NU Online News Service, Nov. 2, 2:50 p.m. EST
The average vehicle crash damage repair on an adjusted basis increased $164 in the third quarter, according to an electronic processing provider for the collision industry.
San Diego-based Mitchell International said in the third quarter average gross appraisal value for comprehensive coverage estimates processed through company servers was $2,468 compared to $2,356 in the same period for 2008.
Applying a development factor of 2.1 percent for this data set, the firm said, produces an adjusted value of $2,520, a $164 increase from this same period last year.
Average gross appraisal value is the average repair cost for cars damaged in an insurance claim that are going to be repaired.
Mitchell said on average, the third-quarter actual cash value of vehicles appraised for collision losses was $12,188–$829 less than the period in 2008–reflecting the continuing lower value of today’s vehicle mix.
Actual cash value is the value of those vehicles on average before they were damaged.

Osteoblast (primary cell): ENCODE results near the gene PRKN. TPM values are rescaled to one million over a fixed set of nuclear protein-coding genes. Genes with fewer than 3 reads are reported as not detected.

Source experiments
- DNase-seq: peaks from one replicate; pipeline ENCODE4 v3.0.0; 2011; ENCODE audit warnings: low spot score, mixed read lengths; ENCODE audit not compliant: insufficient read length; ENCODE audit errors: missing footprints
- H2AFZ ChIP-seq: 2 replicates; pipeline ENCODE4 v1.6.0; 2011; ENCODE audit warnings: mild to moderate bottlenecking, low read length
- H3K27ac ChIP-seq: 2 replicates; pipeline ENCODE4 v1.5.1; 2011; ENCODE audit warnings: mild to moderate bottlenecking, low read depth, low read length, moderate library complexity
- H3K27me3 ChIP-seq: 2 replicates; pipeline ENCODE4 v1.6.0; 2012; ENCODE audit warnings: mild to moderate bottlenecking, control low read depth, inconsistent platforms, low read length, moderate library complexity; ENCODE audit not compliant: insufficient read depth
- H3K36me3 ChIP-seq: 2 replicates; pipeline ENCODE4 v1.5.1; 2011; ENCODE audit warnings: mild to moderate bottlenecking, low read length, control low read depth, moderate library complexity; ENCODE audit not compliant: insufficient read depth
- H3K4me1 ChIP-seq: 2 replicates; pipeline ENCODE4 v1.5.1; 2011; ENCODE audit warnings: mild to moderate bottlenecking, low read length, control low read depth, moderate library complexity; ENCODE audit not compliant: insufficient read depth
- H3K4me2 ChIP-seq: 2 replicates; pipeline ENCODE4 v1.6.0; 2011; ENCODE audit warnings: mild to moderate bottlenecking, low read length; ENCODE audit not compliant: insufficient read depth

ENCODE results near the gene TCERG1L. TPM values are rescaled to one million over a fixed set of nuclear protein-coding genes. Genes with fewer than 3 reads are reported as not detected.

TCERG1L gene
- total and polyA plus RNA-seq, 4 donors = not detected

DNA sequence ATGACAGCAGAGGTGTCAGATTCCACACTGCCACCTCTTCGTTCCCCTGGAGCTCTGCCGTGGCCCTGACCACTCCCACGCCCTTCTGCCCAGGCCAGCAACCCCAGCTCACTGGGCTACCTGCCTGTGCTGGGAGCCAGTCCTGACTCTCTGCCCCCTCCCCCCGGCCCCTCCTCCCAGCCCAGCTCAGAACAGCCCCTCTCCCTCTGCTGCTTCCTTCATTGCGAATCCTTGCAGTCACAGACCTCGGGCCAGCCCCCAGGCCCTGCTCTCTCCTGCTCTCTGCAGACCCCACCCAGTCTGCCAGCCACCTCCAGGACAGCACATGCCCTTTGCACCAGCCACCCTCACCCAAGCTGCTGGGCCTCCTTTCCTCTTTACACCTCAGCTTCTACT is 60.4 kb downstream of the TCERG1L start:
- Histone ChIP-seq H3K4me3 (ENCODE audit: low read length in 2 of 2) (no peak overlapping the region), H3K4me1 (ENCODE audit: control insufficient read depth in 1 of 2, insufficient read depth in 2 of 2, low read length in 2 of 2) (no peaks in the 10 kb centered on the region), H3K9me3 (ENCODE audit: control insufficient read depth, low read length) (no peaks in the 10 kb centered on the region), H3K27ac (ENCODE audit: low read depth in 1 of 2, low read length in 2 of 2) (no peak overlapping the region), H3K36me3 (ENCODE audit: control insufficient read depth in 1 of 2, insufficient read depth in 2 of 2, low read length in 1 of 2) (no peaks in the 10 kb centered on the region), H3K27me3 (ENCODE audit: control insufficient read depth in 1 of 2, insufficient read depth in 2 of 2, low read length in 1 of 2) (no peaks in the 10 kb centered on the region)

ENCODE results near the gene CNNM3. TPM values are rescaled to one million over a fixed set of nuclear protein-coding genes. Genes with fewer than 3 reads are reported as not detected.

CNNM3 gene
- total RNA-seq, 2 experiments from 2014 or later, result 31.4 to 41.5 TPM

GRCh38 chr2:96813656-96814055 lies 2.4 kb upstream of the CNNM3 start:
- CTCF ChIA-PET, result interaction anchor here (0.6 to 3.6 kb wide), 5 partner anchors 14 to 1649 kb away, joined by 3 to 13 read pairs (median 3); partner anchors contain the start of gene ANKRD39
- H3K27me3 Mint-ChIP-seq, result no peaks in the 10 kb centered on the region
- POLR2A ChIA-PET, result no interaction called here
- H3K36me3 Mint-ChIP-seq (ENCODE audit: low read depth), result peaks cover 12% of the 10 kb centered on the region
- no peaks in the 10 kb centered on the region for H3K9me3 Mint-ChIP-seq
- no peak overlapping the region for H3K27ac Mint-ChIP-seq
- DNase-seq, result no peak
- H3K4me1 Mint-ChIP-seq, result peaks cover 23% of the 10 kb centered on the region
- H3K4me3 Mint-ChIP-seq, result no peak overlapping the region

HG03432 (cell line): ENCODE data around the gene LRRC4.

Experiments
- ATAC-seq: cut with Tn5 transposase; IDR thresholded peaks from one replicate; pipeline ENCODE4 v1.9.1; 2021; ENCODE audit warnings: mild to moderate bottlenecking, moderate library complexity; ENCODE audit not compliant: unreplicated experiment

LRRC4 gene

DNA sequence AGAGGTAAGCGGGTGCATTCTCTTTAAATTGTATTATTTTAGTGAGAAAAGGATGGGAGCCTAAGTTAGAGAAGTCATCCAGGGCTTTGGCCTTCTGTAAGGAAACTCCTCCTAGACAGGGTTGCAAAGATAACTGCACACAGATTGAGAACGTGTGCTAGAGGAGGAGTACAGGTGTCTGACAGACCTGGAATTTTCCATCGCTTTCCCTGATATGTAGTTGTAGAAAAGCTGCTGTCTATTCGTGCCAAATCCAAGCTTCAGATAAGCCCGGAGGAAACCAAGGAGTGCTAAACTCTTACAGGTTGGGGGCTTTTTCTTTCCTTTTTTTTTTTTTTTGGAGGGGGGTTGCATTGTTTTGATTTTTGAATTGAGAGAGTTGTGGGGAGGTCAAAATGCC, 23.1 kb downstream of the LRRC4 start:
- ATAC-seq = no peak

Mitchell in its pricing calculations employs the Mitchell Collision Parts Price Index (MCPPI), a metric similar to the Consumer Price Index but created specifically for the collision repair industry.
The firm said it discovered that due to the substitution effect of aftermarket parts, estimate severity has deceased despite rising original equipment manufacturer part prices.
Mitchell said its MCPPI is based on the industry’s most comprehensive data for the top-20 most-replaced collision parts, which can be used to assess how inflationary trends by part type impact the collision repair community.
Greg Horn, Mitchell vice president of industry relations, said in a statement, “Comparing our supporting data from the MCPPI with trends in severity and the national rate of inflation shows that a clear substitution effect is at work, causing average gross repairable estimate severity to decline, despite rising OEM parts prices.”
Mr. Horn added, “As repairers opt to substitute more economically viable used or aftermarket parts in place of costly OEM parts in ever-larger numbers, the net effect has been a decrease in parts dollars and increase in labor dollars on repairable estimates in recent years.”